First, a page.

Security Standards Help Stop Heartbleed

May 7, 2014
Software Assurance: Post by Drew Buttner

The Heartbleed bug (CVE-2014-0160) is a critical vulnerability that first came to the attention of the public in early April and has been making headlines ever since. The vulnerability exists in certain versions of OpenSSL where it enables remote attackers to obtain sensitive information, such as passwords and encryption keys. Many popular websites have been affected or are at risk, which in turn, puts countless users and consumers at risk.

Cybersecurity experts have mounted an aggressive and multi-faceted global response to Heartbleed, and security automation standards have played an important role in this effort. These standards were created to categorize and share information about system vulnerabilities and attacks to help the security community communicate consistently. Having a common language helps in understanding these issues and determining appropriate mitigation strategies. Effective communication about bugs also helps developers prevent them from reappearing in other applications. Specifically, these three security automation standards have been particularly helpful in dealing with Heartbleed:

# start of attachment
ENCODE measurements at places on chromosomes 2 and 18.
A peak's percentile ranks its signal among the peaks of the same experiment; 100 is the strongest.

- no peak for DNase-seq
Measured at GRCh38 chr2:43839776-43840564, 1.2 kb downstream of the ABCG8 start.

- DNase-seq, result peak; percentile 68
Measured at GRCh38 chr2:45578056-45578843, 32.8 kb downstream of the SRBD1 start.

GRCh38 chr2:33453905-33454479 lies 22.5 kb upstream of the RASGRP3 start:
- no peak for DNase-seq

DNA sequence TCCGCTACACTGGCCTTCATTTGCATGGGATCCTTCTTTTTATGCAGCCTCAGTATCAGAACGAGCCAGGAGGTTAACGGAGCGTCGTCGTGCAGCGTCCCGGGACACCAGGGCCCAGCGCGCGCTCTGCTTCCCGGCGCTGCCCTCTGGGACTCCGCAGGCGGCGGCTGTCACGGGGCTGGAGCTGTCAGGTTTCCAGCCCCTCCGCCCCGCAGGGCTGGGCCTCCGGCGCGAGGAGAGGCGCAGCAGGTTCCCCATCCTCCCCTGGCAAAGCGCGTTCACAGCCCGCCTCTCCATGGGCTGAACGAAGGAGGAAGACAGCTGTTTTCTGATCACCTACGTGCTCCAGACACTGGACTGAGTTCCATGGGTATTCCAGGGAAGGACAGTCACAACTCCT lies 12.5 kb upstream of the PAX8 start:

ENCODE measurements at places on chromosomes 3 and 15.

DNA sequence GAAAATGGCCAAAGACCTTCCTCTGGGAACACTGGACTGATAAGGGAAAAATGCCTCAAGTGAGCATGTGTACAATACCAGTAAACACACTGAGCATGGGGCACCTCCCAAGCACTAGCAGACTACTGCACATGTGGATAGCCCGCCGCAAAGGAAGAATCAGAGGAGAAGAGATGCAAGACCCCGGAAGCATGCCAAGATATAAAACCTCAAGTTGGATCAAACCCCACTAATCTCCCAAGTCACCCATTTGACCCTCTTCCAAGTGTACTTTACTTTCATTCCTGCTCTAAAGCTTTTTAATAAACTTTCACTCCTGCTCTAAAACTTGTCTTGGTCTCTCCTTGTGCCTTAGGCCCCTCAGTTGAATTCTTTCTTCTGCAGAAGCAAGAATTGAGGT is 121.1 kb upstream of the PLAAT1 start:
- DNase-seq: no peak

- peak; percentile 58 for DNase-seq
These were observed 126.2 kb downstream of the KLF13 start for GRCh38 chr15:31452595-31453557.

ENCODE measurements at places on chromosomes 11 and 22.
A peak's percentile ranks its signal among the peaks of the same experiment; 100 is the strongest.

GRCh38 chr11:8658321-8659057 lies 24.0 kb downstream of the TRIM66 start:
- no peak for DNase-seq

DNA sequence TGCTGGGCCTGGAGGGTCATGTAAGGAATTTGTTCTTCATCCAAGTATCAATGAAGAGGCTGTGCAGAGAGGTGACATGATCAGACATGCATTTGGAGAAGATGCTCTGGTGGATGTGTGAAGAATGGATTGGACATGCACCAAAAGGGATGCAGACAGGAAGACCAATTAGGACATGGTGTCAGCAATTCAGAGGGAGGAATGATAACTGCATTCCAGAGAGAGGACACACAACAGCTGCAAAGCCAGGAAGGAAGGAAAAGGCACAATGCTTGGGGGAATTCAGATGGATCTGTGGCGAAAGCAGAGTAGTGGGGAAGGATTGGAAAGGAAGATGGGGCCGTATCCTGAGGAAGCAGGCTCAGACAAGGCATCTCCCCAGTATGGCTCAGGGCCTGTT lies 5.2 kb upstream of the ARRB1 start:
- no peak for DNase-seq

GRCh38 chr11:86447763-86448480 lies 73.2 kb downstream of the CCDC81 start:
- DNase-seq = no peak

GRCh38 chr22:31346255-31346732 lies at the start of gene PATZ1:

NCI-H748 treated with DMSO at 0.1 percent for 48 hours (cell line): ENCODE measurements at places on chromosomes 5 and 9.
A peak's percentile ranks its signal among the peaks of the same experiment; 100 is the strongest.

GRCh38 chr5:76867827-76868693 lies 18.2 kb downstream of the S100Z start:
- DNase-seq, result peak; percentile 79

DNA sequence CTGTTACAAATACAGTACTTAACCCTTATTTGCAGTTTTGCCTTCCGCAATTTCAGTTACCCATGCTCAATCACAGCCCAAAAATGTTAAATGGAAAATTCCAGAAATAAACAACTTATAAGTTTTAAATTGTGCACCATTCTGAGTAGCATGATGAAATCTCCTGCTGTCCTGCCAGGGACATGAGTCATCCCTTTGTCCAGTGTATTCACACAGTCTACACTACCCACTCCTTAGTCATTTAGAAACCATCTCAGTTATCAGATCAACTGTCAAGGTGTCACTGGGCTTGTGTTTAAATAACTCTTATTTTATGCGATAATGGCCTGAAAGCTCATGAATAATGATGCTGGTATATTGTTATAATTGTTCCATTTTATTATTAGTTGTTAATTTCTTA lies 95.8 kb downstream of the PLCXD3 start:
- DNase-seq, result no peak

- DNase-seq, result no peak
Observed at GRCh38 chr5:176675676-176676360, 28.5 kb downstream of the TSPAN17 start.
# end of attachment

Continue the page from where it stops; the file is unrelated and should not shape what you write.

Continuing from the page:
• Common Vulnerabilities and Exposures (CVE®) provides unique identifiers for known information security vulnerabilities. CVE enables the fast, efficient, and effective correlation and sharing of information related to critical and time sensitive vulnerability.
  • Common Weakness Enumeration (CWE™) provides an index of different types of software code weaknesses and serves as an information repository for the types of security problems found in a software application’s architecture, design, code, and setup. CWE helps developers prevent these mistakes from being repeated.
  • Common Attack Pattern Enumeration and Classification (CAPEC™) is a publicly available catalogue of common attack patterns, along with a classification taxonomy that identifies relationships among attack patterns. An attack pattern is an abstraction mechanism for describing how an attack is executed. Many successful attacks are conducted in multiple, discrete, identifiable steps.